An oocyte can be collected according to a conventional method. For example, an oocyte can be collected from an animal that has been subjected to a superovulation treatment. If a somatic cell or the like is to be used as a donor cell, it is preferable to remove a nucleus from an oocyte (enucleate) beforehand. On the other hand, the enucleation is not necessary if a spermatid is to be used as a donor cell as is the case with ROSI. An oocyte is normally activated upon fertilization with a sperm to initiate development, whereas artificial activation is required in cases where a sperm is not used. For example, an oocyte is activated prior to, at the time of, or following transfer (injection) of a nucleus from a donor cell. An oocyte can be activated by culturing the oocyte in the presence of strontium chloride (SrCl2). Depending on the cell cycle of the donor nucleus, an agent such as cytochalasin B may be added in order to destroy the cytoskeleton to prevent the polar body emission. In the case of a normal fertilized ovum, activation of an oocyte is confirmed based on emission of the second polar body and formation of two (male and female) pronuclei. On the other hand, activation of an oocyte is judged based only on the formation of pronuclei in the case of a cloned embryo because the polar body emission is repressed using an agent as described above.

According to the present invention, any cell that has a nucleus can be used as a donor cell. Examples of donor cells include somatic cells such as cumulus cells, fibroblasts, nerve cells and blood cells (e.g., T cells), germ cells such as spermatids, as well as ES cells. For nuclear transfer according to the present invention, for example, a nucleus obtained from a somatic cell may be injected into an oocyte, or a nuclear domain of a spermatid may be injected into an oocyte.

The donor cell and the oocyte may be derived from the same biological species, or they may be derived from different biological species. For example, a combination of a donor cell and an oocyte derived from the same mammalian species are preferably used according to the present invention. Alternatively, it is possible to inject a nucleus from a biological species different from the oocyte. In this connection, a rabbit or bovine oocyte is known to have an ability to receive a heterologous somatic nucleus, and the establishment of an NT-ES cell by injecting a nucleus from a human donor cell into a rabbit oocyte has been reported (Non-patent Document 4). Such nuclear transfer between different species enables, for example, substitution of an oocyte from a species other than human for a human oocyte to compensate for a shortage of human oocytes for production of human NT-ES cells.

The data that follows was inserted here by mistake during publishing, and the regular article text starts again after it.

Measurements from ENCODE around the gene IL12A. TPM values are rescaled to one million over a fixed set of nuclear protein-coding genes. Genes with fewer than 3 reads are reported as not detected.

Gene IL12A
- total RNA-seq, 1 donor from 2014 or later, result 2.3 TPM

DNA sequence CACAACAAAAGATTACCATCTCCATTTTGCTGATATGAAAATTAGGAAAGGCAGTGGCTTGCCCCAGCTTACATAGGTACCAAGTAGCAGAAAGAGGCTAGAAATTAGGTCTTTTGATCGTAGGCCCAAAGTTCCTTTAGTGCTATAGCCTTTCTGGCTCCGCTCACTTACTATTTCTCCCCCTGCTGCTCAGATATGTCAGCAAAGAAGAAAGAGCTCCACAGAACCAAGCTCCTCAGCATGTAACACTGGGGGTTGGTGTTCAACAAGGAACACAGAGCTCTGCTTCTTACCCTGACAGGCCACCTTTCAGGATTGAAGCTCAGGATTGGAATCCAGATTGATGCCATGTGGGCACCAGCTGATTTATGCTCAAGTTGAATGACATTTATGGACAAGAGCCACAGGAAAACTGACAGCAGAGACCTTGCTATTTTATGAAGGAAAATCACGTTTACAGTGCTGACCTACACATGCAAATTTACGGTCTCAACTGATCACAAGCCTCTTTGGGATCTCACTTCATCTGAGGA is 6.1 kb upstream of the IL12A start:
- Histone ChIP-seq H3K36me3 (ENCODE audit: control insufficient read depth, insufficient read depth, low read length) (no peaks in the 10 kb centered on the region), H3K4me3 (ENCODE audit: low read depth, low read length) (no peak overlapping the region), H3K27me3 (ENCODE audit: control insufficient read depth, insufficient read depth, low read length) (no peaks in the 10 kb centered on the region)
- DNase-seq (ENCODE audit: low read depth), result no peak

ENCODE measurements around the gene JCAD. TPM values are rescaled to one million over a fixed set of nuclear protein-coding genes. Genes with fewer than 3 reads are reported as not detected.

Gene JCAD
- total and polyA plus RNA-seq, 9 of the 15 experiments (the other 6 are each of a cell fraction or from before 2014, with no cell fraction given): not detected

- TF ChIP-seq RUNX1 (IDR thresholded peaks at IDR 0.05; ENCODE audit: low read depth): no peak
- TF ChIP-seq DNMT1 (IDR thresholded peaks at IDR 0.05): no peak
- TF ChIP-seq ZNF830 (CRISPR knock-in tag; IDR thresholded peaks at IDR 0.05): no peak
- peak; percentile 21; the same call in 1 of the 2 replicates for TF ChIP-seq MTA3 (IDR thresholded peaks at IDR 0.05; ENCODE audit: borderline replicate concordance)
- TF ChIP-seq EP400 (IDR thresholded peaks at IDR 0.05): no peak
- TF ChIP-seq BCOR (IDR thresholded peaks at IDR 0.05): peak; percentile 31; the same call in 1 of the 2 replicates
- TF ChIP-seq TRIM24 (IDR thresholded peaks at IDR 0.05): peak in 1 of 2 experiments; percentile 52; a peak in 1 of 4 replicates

A nucleus from a donor cell can be injected into an oocyte according to a known method. For example, injection of a somatic nucleus into an enucleated oocyte can be carried out according to the method as described in Non-patent Document 5. Injection of a nuclear domain of a spermatid into an oocyte can be carried out according to the method as described in Non-patent Document 6.

Alternatively, cell fusion between a donor cell and an enucleated oocyte can be used to inject a nucleus from the donor cell into the oocyte as described in Patent Document 2. Furthermore, it is possible to produce a cloned animal by implanting a nuclear transfer embryo into an oviduct of an animal according to a known method as described in the above-mentioned literatures.

Any anti-methylation agent can be used according to the present invention. An anti-methylation agent is an agent that directly or indirectly inhibits methylation of DNA. For example, a methylating enzyme inhibitor or a histone deacetylase inhibitor can be used as an anti-methylation agent. In particular, it is preferable to use a histone deacetylase inhibitor. 5′-azacytidine, 5′-aza-2′-deoxycytidine or the like can be used as a methylating enzyme inhibitor. 5-azacytidine is known to be a potent inhibitor of a methylating enzyme, DNA methyltransferase (Non-patent Document 7). Trichostatin A, apicidin or the like can be used as a histone deacetylase inhibitor. In addition, various agents that can be used as histone deacetylase inhibitors are known (Non-patent Document 8). According to the present invention, such an agent may be used alone or any combination thereof may be used.

The concentration of the anti-methylation agent in a medium can be appropriately determined using the effect of the present invention (i.e., increase in development rate) as an index. The concentration of trichostatin A is for example 0.5-500 nM, preferably 5-50 nM. The appropriate concentration can vary depending on the animal species or the somatic cell type to be used. A skilled person in the art can determine the appropriate concentration based on the description of the present specification.